Iraq had a secular state, and in fact oppressed, tortured and muredered Wahabbis, the very sect of which bin Laden and the leadership of al Qaeda are all members. By no stretch of the imagination can Iraq have been described as a "fundamentalist islamic society."

In open, free and fair elections, the people of Algeria elected a fundamentalist Muslim regime--the Army, far too fond of their western luxuries and contacts to want to give them up, perpetrated a coup d'etat, and have ruled that nation ever since.

Egypt, which rebelled agains their King, a western puppet, in 1952. The rebellion was lead by General Mohammed Nabuib, and his chief lieutenants were Gamal Abd al Nassar, Anwar Sadat and Hosne Mubarak. Naguib, however, was Sudanese, and although respected all his life, an allowed to live privately in luxury in Egypt, he was gently deposed by Nassar, who asserted that Egyptians must rule Egypt. Egypt is the most populous Arabic-speaking nation in the world. As would be expected, there is a strong Wahabbi element there, and it is the home of a radical shi'ite sect that goes back more than a thousand years, the Fatamids. Egypt would be a prime candidate for a fundamentalist islamic society, were it not for Nassar, Sadat and Mubarak keeping a lid on such activism, because they, just as was the case in the Young Officers movement which also arose in Syria and Iraq, are too fond of their western luxuries and contacts to give them up. The Naguib cabal has ruled Egypt for more than fifty years.

You don't know what the Hell you're talking about when it comes to these nations and the Muslim world in general. But that never stops you from posting utter bullshit because you are motivated by your partisan admiration for the Shrub, and will peddle any tripe to attempt to justify his self-serving, venal policies.
0 Replies
 
joefromchicago
 
  1  
Reply Tue 10 Jan, 2006 09:01 am
Brandon9000 wrote:
Bush has never supported torture.

Up you consistently crack me, Brandon.
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Brandon9000
 
  1  
Reply Tue 10 Jan, 2006 09:05 am
joefromchicago wrote:
Brandon9000 wrote:
Bush has never supported torture.

Up you consistently crack me, Brandon.

Give me just one citation or admit that you can't.
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Brandon9000
 
  1  
Reply Tue 10 Jan, 2006 09:06 am
Setanta wrote:
No, Brandon, you didn't "just say" that . . . you specifically said that there are fundatmentalist Islamic (your capitalization, not mine) societies who wish to destroy western culture. You do not define western culture. You do not define fundamentalist islamic societies.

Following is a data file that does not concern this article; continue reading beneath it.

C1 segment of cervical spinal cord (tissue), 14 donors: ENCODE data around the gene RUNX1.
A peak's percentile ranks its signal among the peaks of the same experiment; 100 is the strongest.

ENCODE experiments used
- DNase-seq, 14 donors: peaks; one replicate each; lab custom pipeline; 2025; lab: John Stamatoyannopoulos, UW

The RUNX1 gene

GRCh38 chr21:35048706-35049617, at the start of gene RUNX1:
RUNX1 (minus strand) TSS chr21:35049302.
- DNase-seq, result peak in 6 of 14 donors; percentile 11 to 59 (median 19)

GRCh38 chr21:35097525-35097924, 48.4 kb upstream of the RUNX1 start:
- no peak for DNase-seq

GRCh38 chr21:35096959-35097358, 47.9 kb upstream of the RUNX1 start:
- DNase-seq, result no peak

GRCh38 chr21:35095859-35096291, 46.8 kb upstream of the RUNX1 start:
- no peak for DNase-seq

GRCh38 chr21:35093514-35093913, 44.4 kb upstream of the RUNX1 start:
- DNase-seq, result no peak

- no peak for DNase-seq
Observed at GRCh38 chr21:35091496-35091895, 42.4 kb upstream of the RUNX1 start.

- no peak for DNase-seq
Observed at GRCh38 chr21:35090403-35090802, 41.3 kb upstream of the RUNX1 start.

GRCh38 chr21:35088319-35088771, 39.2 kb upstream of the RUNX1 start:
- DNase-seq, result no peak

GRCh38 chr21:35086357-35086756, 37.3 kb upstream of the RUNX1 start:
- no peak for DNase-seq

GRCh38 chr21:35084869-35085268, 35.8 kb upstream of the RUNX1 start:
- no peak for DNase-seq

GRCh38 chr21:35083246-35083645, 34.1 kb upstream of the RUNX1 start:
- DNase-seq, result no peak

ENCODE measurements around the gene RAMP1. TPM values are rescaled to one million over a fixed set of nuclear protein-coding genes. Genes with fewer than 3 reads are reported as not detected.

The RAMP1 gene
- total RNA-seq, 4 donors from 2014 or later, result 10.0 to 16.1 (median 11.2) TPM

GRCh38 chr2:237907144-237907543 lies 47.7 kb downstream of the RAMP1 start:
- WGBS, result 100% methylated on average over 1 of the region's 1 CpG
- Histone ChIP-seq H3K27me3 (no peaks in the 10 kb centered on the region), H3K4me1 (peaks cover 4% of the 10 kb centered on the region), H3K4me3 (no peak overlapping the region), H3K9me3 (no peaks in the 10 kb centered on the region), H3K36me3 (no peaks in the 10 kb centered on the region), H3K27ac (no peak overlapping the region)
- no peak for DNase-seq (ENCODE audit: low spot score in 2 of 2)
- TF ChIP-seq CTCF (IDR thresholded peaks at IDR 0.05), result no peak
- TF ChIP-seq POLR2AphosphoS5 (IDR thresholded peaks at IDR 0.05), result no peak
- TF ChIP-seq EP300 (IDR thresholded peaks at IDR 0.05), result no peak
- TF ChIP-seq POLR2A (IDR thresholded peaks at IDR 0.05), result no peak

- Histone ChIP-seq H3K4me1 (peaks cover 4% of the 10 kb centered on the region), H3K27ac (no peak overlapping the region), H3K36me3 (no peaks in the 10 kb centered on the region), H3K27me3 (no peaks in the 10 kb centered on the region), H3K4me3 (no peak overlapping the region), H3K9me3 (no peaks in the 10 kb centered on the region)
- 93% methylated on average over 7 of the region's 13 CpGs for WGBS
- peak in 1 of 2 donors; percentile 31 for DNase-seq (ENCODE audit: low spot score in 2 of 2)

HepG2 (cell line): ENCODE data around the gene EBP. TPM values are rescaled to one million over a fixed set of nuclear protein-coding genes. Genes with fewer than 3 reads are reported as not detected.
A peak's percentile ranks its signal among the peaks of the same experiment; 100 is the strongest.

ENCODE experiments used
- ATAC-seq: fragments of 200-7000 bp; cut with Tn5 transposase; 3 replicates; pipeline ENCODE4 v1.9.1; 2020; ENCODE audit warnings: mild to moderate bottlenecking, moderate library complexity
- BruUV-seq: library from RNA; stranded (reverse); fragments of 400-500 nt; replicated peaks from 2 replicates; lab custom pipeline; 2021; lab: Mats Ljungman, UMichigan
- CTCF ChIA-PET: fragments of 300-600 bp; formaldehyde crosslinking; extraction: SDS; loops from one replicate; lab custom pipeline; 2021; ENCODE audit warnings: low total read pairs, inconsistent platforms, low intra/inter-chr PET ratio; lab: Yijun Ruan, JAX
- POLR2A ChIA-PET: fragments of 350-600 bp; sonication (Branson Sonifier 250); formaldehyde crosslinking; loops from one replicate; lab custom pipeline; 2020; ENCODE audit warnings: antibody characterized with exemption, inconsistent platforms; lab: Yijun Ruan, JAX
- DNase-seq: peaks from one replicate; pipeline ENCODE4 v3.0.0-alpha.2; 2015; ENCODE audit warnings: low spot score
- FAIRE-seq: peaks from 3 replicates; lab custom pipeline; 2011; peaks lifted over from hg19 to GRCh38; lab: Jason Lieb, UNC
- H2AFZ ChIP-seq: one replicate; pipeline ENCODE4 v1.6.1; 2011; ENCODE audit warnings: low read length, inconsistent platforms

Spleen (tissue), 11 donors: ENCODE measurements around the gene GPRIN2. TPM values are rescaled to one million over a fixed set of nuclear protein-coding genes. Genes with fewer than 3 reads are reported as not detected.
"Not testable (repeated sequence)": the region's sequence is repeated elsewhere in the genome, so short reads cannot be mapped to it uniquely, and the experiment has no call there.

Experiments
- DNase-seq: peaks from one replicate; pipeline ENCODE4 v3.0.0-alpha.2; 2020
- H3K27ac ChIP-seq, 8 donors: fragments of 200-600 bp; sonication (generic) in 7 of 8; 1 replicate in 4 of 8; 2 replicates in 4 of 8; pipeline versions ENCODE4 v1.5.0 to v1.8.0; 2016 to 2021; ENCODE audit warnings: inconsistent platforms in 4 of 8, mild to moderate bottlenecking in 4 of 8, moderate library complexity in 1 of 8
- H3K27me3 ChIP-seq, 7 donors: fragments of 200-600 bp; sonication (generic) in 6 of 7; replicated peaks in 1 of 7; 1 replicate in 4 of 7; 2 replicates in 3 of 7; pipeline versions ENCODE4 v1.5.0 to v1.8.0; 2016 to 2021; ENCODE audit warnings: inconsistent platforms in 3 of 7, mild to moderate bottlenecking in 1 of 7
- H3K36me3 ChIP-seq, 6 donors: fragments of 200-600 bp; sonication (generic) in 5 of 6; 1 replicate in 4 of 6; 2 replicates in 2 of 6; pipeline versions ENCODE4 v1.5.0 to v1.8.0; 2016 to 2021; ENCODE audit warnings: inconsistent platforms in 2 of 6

I don't define "the" either. This is a widely known and understood truth in the public domain. Tell you what. I'll give an example. Al Qaeda is trying to either destroy the US or make it Islamic.
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joefromchicago
 
  1  
Reply Tue 10 Jan, 2006 09:34 am
Brandon9000 wrote:
joefromchicago wrote:
Brandon9000 wrote:
Bush has never supported torture.

Up you consistently crack me, Brandon.

Give me just one citation or admit that you can't.

Just one?
    Q Let me ask one other question. Why does the President oppose Senator McCain's legislation to establish standards for interrogation of terrorists? MR. McCLELLAN: Well, there are already laws on the books, and so I think part of this, if you go back and look at the statement of administration policy that we put out, it would be unnecessary and duplicative. And it would limit the President's ability as Commander-in-Chief to effectively carry out the war on terrorism. Q And will the President veto Senator McCain's legislation? MR. McCLELLAN: Well, we put out the statement of administration policy, which stated our concerns about that and stated -- let me specifically refer you to it -- our views when it came to if those amendments were part of the final legislation. It said, if it's presented, then there would be a recommendation of a veto, I believe.

White House press briefing, Oct. 5, 2005. And then there's this: Cheney Seeks Torture Exemption. And who can forget this memo from Alberto Gonzalez?:
    "The nature of [a "war" against terrorism] places a high premium on ...factors such as the ability to quickly obtain information from captured terrorists and their sponsors ... and the need to try terrorists for war crimes... [t]his new paradigm renders obsolete Geneva's strict limitations on questioning of enemy prisoners...